The bridge that had been a symbol of harmony had become a symbol of something very different. CNN: “Its destruction by Croat forces caused international outrage. The broken arch became a symbol of the division of Mostar between its Croat inhabitants in the west and Muslims in the east. The two communities are still deeply divided, despite intense international diplomatic efforts to reunite them. … The reconstruction of the bridge is expected to cost more than $7 million. Turkey has donated $1 million, and other countries and international organizations are expected to contribute to the effort. Rebuilding the rest of historic Mostar is estimated at $35 million.”

The town that had symbolized harmony no longer did. The London Guardian described Mostar as “a city long an emblem for the bigotry and apartheid blighting Bosnia,” a breach with the town’s pre-war reputation.

In 1997, four years after I learned the identity of the town in my painting—an identity that had since undergone sharp changes—NATO’s Stabilization Force began raising pieces of the bridge from the Neretva River. The World Bank and UNESCO joined the effort on July 30, 1998.

Los Angeles Times: Mostar’s “survivors hope that resurrecting the bridge will prove that anything is possible—even the vision of Muslims and Croats living together again without fear. The project is a risky, $14-million enterprise that could just as well revive old hatreds, raise false hopes and leave Mostar with monumental proof that there is no way back. … Experts are just beginning to determine how much of the Stari Most can be saved and how many years it’s going to take. Many of Mostar’s people are in a hurry. They want proof that the multiethnic Bosnia-Herzegovina of old can be reclaimed. Now. While they watch and try to will the builders to succeed, others are waiting and praying that the Stari Most—and the Bosnia it stood for—are gone forever. … After the Bosnian war ended in December 1995, Mostar was reunited—on paper.”

The bridge reconstruction took longer, cost more, and was more complicated than originally expected.

The large chunks of the bridge in the river may have altered its flow, undercutting the foundations of the two sides. Archives in Istanbul and Sarajevo were tapped. Research into construction techniques of 400 years ago and the nature of the original mortar was undertaken. But all problems were dealt with, and the bridge was rebuilt.

On the day it opened—July 23, 2004—the London Guardian said Paddy Ashdown, the British leader who served as the Dayton Peace Implementation Council’s high representative to Bosnia, “has imposed unity” on Mostar. Unity that must be imposed is hardly unity, and the progress has been very slow. On the same day, the BBC reported that the bridge’s “reopening is being seen as symbolic of the healing of divisions between Muslims and Croats”—but gave no evidence for that hopeful view. It seemed more like upbeat spin.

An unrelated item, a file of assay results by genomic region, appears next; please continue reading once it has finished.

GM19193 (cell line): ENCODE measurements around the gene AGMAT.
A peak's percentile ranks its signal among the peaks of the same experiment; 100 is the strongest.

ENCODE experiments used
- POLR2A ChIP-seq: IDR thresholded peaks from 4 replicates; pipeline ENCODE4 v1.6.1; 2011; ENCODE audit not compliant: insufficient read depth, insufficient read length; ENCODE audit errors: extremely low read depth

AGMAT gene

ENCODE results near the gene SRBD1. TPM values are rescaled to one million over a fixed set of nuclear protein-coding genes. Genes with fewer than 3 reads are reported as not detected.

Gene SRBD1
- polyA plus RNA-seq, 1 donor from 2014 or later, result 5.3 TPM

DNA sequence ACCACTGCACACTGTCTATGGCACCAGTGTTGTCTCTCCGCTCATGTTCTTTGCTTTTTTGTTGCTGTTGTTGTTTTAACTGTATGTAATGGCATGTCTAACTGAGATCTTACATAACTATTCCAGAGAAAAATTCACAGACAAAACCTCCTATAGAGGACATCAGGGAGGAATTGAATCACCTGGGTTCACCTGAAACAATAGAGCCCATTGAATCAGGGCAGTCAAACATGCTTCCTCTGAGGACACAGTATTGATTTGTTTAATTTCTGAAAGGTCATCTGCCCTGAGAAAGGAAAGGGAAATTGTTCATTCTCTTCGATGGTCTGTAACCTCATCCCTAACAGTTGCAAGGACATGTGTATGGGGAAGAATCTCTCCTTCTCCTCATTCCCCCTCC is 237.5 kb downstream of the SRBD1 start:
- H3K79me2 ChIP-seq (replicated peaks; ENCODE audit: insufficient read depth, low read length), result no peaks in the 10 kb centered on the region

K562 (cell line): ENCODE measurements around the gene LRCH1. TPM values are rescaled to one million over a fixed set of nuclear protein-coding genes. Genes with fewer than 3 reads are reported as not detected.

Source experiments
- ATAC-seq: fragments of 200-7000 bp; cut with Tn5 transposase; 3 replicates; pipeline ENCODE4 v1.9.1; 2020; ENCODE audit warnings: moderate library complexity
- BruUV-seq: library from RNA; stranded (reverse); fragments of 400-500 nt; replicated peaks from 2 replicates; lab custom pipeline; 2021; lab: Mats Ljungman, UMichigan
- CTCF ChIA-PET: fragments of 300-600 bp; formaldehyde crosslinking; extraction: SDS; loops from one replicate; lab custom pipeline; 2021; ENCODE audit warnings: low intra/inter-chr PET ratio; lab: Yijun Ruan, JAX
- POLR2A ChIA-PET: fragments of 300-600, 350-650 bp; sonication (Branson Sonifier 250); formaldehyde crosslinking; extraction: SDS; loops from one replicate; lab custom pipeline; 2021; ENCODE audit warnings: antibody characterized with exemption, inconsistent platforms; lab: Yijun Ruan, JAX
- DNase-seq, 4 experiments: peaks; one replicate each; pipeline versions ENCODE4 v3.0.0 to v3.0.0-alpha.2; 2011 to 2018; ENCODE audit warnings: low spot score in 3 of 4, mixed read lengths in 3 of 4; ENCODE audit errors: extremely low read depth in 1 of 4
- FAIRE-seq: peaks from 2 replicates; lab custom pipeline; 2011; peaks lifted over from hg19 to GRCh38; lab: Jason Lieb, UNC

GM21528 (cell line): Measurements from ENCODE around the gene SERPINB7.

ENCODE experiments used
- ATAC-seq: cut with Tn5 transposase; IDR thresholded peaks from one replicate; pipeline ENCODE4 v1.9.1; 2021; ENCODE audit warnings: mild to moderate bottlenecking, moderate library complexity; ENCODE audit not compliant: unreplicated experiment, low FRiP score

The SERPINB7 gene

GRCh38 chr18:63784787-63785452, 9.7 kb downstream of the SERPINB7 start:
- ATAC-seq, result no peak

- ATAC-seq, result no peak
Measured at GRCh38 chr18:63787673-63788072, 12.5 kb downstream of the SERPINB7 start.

“The destruction of this great bridge a decade ago brought home to millions around the world the full force of the evil that was happening here,” Ashdown said. “I hope and believe that its reopening today will be an equally powerful moment.” But from the perspective of 2017, Mostar is still troubled.


News from Mostar this year has not been good.

March 19/NBC News: “Bosnian War, 25 Years Later: Mostar Bridge Illustrates Lingering Divide … But despite bridging the geographical divide, reconciliation remains a major challenge for the citizens of Mostar and for Bosnia-Herzegovina. … Nationalist politicians continue to aggressively exploit ethnic and religious sentiments.”

June 9/Balkan Insight: “Fascist slogans were chanted at a concert by Croatian nationalist singer Marko Perkovic ’Thompson’ in the Bosnian town of Mostar in support of Bosnian Croat ex-officials on trial for war crimes.”

June 15/Balkan Insight: “The monumental Partisans’ Cemetery in the Bosnian town of Mostar, where Yugoslav anti-fascist WWII fighters were buried, has been abandoned to decay, a victim of changing attitudes to history in the 1990s.”

I found one site that reported, “Located in southern Bosnia, Mostar has emerged from the traumatic shadow of the Balkan war, and is now being fully appreciated for its stunning natural beauty and unique cultural attractions.” But it was a tourism promotion site.

It is easier to break things than to put them back together.

In 1993, when Cantwell saw the photo of the badly damaged Stari Most in the Washington Post, she wrote, “I would never have guessed it was my bridge—my bridge because love confers possession, if only in my mind. And I had loved Mostar.”

My painting gave me the same sense of affection, and of sadness, and I hope the time will come when the Mostar that existed in the painting comes to be again. In the meantime, I have found that when history and art meet, it can teach—if there are those willing to learn.